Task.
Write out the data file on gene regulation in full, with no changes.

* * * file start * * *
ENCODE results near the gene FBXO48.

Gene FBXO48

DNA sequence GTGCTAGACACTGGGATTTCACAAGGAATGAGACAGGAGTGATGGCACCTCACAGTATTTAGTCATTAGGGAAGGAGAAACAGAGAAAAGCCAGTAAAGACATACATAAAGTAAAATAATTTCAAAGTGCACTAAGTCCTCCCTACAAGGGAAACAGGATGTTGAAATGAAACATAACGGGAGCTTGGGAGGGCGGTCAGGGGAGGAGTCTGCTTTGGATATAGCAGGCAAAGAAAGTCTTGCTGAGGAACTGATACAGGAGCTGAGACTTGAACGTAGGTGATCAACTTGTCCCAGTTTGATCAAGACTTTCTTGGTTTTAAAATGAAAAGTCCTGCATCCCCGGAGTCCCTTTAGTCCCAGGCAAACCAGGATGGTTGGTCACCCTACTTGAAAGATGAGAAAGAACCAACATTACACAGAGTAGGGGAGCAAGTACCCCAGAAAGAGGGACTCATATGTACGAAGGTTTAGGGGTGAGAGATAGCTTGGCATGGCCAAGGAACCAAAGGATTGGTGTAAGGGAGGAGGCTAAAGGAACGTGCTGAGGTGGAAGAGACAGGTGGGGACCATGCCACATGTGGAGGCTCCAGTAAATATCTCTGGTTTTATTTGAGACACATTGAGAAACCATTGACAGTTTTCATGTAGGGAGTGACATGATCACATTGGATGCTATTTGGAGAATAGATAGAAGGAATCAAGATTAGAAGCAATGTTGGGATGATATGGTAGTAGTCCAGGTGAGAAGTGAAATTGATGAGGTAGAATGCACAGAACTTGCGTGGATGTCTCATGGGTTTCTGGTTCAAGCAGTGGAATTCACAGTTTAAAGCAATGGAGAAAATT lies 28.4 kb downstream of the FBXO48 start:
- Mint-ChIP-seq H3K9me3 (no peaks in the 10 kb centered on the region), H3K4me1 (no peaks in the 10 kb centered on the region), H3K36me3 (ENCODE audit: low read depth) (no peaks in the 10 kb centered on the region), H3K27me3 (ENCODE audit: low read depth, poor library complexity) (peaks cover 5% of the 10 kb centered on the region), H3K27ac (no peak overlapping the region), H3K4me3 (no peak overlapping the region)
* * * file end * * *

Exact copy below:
ENCODE results near the gene FBXO48.

Gene FBXO48

DNA sequence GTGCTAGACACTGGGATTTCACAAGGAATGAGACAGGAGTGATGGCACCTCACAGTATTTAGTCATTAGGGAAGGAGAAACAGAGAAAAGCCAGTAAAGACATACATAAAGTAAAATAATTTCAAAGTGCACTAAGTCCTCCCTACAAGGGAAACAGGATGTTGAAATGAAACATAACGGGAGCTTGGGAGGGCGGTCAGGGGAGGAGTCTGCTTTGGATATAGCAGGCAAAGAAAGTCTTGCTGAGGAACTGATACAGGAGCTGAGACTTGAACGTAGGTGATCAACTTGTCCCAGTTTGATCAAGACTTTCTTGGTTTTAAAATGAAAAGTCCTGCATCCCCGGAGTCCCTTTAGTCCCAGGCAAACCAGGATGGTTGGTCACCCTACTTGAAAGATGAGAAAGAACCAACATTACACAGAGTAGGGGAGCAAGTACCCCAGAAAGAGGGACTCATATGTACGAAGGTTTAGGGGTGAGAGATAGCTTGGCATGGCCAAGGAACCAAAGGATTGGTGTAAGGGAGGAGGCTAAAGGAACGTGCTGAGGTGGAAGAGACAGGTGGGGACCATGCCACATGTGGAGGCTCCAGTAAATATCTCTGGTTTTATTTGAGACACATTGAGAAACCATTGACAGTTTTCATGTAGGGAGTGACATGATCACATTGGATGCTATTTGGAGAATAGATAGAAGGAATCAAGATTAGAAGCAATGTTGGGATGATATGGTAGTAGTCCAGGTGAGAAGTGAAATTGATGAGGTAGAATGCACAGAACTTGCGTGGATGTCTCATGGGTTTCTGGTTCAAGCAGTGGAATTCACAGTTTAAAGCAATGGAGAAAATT lies 28.4 kb downstream of the FBXO48 start:
- Mint-ChIP-seq H3K9me3 (no peaks in the 10 kb centered on the region), H3K4me1 (no peaks in the 10 kb centered on the region), H3K36me3 (ENCODE audit: low read depth) (no peaks in the 10 kb centered on the region), H3K27me3 (ENCODE audit: low read depth, poor library complexity) (peaks cover 5% of the 10 kb centered on the region), H3K27ac (no peak overlapping the region), H3K4me3 (no peak overlapping the region)